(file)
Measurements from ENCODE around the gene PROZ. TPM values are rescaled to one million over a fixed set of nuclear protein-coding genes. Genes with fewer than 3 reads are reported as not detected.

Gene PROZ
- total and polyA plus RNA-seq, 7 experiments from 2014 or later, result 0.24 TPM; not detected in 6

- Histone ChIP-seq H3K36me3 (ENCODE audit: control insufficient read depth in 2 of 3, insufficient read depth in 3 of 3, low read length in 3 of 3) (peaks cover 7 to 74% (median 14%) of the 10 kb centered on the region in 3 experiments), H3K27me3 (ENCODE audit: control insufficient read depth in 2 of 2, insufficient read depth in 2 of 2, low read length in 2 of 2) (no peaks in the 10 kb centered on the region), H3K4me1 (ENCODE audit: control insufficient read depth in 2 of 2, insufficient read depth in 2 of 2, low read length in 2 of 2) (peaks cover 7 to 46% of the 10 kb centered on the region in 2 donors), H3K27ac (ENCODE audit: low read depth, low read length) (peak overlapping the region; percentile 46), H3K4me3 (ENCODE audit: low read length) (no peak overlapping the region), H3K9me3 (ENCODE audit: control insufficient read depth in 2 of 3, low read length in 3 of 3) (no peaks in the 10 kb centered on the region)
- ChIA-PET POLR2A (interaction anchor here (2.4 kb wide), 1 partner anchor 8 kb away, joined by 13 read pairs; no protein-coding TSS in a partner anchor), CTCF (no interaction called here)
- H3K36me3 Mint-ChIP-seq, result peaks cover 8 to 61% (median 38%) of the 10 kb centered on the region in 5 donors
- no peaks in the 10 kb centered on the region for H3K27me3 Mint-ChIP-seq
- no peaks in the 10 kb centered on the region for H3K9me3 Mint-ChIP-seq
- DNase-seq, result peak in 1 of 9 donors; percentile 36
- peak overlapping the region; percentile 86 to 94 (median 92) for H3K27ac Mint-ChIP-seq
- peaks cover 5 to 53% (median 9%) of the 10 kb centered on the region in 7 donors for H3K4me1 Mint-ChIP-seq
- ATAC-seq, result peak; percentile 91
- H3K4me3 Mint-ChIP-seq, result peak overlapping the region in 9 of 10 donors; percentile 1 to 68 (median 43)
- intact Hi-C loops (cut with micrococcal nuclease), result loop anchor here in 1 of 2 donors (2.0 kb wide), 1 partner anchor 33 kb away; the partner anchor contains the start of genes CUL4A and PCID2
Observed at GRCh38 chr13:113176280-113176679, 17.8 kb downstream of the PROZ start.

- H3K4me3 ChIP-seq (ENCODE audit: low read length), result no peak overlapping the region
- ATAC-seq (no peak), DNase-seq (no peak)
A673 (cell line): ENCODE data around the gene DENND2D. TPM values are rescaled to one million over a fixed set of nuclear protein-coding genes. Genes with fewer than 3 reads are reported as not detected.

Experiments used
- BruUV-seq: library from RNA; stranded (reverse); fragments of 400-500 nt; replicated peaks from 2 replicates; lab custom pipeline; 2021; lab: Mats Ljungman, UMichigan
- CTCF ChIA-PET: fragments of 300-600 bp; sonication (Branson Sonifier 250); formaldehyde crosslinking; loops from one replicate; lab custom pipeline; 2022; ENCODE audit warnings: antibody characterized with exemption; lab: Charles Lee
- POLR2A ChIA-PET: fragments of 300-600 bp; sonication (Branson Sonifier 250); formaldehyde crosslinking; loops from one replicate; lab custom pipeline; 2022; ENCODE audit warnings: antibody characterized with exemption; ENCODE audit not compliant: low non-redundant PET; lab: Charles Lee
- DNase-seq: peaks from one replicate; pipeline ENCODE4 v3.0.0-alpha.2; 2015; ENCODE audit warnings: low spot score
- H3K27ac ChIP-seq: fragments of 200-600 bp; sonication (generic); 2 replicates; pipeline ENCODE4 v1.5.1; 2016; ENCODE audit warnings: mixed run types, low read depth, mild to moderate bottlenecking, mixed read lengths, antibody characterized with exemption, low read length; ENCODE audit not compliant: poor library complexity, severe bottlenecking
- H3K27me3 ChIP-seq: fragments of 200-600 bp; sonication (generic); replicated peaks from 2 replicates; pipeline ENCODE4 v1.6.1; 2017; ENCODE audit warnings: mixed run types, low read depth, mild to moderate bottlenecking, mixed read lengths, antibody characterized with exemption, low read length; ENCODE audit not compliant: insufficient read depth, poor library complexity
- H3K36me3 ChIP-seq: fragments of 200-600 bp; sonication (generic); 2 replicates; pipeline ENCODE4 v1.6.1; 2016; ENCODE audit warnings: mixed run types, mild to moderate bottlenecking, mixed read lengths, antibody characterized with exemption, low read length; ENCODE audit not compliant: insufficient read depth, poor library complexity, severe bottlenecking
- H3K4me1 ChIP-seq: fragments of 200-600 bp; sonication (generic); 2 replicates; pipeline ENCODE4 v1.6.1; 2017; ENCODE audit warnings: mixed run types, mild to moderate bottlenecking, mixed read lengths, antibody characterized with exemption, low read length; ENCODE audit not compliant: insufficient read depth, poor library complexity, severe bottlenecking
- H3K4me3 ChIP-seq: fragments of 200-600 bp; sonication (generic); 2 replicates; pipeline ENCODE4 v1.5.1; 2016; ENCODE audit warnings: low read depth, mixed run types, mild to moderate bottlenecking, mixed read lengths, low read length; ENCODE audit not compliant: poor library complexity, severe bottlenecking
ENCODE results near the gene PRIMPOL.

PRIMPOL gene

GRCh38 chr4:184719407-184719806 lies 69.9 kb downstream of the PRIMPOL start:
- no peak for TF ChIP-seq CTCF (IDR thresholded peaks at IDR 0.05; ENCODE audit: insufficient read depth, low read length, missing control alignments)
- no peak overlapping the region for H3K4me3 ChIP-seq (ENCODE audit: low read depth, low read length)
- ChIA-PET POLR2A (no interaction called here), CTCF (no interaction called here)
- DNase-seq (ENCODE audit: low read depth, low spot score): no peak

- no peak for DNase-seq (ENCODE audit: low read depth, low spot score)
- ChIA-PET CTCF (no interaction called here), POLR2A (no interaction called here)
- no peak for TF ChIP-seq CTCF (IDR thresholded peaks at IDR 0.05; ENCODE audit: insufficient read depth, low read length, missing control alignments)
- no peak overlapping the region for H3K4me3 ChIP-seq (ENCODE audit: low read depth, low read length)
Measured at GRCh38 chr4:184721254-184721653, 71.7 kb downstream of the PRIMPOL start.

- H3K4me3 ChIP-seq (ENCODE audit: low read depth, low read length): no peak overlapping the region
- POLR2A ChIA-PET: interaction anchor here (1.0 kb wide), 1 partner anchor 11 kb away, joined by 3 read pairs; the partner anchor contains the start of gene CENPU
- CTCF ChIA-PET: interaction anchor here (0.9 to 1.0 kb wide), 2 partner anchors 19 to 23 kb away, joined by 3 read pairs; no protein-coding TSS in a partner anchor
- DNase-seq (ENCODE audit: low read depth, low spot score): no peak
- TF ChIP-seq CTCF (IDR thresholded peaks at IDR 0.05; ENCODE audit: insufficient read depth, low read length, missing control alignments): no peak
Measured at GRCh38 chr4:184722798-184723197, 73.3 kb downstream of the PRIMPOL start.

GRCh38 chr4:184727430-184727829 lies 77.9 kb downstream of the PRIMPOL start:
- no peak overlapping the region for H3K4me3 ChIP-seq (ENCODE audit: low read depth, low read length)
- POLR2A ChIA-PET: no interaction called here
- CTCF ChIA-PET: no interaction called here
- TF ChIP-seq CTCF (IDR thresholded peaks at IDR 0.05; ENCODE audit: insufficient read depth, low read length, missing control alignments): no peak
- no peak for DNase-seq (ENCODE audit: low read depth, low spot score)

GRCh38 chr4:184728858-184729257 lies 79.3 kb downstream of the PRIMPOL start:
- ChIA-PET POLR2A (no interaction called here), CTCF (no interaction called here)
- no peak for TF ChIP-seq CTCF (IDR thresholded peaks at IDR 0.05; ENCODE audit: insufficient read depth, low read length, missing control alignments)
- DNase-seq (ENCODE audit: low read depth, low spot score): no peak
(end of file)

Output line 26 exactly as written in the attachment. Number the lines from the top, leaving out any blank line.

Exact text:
- H3K36me3 ChIP-seq: fragments of 200-600 bp; sonication (generic); 2 replicates; pipeline ENCODE4 v1.6.1; 2016; ENCODE audit warnings: mixed run types, mild to moderate bottlenecking, mixed read lengths, antibody characterized with exemption, low read length; ENCODE audit not compliant: insufficient read depth, poor library complexity, severe bottlenecking